"The amount of trash that is there is appalling. It's not safe, it's not sanitary. It's not okay," said Jmyya Washington, who lives near a few encampments. "You cut the corner, it's all right there, you go down the street to the library, it's right there."
Every time she drives by an encampment, it worries her.
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"You better be lucky you don't hit somebody, or something's going to fall down and you'll get in an accident," said Washington, who is frustrated after numerous complaints have gone unanswered.
"I've been steered around so many different directions," she said. "Call this person, it's not our district, call that person, it's not their district. Emails, phone calls."
She wants local and state officials to do more to help keep the camps clean.
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"Provide them a dumpster, provide them with porta-potties, provide them with something that's there to be able to dump that trash."
And the City of San Jose is planning to bolster those exact services.
"The City Council provided our department with quite a bit of American Rescue plan dollars so we could up our game," said Andrea Flores Shelton, Deputy Director, Parks, Recreation, Neighborhood Services.
And a key part of the plan is to start picking up garbage every week starting at the end of April.
"Move our bi-weekly trash service to weekly trash service to approximately 200 encampments citywide," said Flores Shelton, noting they do work to keep tabs on all those locations.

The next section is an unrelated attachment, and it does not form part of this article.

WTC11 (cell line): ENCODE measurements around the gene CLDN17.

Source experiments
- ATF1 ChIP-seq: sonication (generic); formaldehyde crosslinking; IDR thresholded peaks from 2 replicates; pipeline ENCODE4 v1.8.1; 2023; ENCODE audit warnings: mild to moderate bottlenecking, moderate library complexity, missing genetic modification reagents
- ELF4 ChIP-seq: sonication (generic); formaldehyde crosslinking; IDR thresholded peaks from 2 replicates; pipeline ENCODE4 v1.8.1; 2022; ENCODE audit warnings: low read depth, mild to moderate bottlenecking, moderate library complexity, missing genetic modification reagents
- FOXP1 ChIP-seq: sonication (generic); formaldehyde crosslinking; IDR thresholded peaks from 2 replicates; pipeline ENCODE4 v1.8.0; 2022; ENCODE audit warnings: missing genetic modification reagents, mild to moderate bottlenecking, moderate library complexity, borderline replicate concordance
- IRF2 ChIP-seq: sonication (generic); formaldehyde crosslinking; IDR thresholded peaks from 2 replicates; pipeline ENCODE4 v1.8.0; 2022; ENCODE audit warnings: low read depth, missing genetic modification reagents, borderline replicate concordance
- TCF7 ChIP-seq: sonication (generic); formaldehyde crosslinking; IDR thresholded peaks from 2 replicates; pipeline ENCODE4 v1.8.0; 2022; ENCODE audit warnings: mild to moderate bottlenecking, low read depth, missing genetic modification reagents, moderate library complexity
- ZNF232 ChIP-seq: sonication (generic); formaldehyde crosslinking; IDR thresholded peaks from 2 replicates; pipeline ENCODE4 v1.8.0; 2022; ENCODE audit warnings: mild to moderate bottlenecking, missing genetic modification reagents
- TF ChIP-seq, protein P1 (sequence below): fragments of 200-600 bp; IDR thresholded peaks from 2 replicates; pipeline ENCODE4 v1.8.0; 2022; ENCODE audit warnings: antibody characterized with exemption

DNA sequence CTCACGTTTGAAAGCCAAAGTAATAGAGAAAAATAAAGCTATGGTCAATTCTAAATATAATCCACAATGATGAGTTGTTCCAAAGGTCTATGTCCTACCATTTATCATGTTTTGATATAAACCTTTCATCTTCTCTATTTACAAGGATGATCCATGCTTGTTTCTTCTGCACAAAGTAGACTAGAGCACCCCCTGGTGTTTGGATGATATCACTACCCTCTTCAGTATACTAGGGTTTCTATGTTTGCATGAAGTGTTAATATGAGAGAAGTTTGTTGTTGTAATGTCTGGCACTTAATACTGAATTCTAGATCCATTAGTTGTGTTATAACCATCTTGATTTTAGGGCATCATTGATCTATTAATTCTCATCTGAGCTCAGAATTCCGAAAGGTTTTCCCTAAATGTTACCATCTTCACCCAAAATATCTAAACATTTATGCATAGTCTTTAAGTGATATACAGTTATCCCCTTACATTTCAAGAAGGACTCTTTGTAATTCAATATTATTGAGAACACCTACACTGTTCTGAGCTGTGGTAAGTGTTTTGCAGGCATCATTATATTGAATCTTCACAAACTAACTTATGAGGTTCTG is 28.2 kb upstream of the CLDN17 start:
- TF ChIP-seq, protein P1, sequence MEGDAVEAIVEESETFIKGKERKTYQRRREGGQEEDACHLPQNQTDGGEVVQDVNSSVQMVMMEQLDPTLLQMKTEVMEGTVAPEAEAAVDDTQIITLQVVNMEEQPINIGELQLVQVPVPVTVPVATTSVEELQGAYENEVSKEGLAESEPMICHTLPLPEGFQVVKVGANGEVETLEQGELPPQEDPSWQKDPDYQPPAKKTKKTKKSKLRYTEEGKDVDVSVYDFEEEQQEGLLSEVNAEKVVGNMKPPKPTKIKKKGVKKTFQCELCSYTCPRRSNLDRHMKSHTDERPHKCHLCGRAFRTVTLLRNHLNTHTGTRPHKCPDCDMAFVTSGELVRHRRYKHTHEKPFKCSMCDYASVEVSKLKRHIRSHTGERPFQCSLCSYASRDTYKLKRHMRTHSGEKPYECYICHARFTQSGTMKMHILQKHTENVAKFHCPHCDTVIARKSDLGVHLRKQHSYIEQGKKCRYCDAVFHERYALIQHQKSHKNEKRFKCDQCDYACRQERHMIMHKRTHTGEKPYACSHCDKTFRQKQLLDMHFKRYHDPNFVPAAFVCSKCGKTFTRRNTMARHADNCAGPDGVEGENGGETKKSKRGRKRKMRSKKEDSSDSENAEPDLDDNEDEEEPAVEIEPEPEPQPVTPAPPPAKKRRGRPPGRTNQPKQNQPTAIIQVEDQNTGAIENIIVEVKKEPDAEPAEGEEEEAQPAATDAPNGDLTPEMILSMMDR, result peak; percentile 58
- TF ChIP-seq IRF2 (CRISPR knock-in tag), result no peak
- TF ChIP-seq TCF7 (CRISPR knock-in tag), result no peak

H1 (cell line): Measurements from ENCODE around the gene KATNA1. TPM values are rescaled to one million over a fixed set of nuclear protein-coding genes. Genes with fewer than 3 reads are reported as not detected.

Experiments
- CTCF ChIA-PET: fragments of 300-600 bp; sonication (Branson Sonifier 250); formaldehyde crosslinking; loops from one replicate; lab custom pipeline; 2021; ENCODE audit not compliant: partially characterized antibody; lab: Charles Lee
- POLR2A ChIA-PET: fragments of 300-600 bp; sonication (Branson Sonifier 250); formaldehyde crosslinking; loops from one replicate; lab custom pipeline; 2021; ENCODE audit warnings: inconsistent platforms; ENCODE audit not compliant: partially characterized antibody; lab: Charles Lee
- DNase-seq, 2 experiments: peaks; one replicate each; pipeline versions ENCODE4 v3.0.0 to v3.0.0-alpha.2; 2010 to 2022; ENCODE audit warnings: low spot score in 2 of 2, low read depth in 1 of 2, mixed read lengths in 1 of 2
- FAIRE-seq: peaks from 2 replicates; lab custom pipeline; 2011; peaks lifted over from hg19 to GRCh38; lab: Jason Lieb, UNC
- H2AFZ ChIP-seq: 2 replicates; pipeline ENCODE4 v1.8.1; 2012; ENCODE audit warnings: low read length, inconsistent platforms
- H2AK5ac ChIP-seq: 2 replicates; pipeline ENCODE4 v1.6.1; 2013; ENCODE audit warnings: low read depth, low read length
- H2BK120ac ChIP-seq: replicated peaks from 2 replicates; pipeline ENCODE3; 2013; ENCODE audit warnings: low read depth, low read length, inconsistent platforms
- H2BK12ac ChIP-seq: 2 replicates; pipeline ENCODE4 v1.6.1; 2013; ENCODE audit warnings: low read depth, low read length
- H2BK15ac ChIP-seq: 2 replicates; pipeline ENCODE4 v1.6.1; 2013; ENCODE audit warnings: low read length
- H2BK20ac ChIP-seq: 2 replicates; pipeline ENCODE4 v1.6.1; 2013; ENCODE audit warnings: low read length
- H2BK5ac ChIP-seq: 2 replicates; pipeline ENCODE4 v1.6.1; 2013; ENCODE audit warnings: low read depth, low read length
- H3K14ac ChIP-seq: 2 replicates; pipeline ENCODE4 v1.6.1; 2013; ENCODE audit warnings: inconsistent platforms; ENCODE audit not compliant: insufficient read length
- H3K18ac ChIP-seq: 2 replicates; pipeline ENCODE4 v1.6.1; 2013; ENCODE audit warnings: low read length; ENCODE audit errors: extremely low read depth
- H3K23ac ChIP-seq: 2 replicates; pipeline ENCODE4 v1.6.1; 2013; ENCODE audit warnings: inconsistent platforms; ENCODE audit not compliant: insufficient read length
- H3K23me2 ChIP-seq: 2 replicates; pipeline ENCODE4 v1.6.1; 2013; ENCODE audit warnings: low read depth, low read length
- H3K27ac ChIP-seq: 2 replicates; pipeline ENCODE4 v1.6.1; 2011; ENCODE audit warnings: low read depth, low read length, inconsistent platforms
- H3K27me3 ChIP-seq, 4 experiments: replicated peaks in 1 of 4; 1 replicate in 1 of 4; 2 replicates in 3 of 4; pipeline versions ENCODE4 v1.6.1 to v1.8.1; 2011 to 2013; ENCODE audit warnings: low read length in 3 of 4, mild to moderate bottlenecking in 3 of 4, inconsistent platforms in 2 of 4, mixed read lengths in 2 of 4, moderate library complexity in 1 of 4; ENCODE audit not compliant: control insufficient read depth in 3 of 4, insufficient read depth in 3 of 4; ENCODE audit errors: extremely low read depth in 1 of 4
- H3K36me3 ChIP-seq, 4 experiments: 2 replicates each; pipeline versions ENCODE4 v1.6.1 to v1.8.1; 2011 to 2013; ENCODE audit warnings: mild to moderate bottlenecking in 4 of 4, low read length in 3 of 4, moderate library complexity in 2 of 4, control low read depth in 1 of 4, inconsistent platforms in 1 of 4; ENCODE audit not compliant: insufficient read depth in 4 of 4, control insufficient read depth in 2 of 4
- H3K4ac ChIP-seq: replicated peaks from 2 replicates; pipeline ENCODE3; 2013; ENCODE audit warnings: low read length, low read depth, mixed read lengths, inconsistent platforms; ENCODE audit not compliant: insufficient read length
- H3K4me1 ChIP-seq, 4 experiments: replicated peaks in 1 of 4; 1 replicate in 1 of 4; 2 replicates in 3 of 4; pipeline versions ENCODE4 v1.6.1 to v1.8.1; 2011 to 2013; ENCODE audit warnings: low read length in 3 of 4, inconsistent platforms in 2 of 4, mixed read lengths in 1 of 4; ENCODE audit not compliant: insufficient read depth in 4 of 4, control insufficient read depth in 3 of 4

"If garbage is everywhere, we are going to come in and do escalated cleanups," she said.
One of those cleanups happened just a few days ago at Watson Park.
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"We removed the debris, we took down camps that were sometimes two-stories high and 200 square feet and said okay this is how you can stay"
And being able to stay is a relief for people like Jody Bell who calls a camp home.
"I ended up over here in the encampment and the people are wonderful. It's like family to me," said Bell.
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She's been living at the corner of Branham Lane and Monterey Road for a year, waiting for her family to come pick her up.
When asked if she considered going to a shelter she said: "Home First took an interview with me, but I told them not yet because my family could be here any day."
Meanwhile, the city is calling for patience. "We ask for a level of acceptance and beyond tolerance of our unhoused community as we battle with a really epic crisis," said Flores Shelton.
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And that encampment where Bell lives, could be a small win within that bigger battle. The city is working to turn it into emergency housing.
"We have an application to the state for that location to become a Homekey Project, so eventually the upside is instead of 8 to 10 people living outside we can have dozens of dozens of people living inside," she said.
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As for Jmyya she's all for it; whatever it takes to get her neighborhood cleaned up.
"That would be wonderful, but the abundance of trash that's there now needs to be gone. It really needs to go."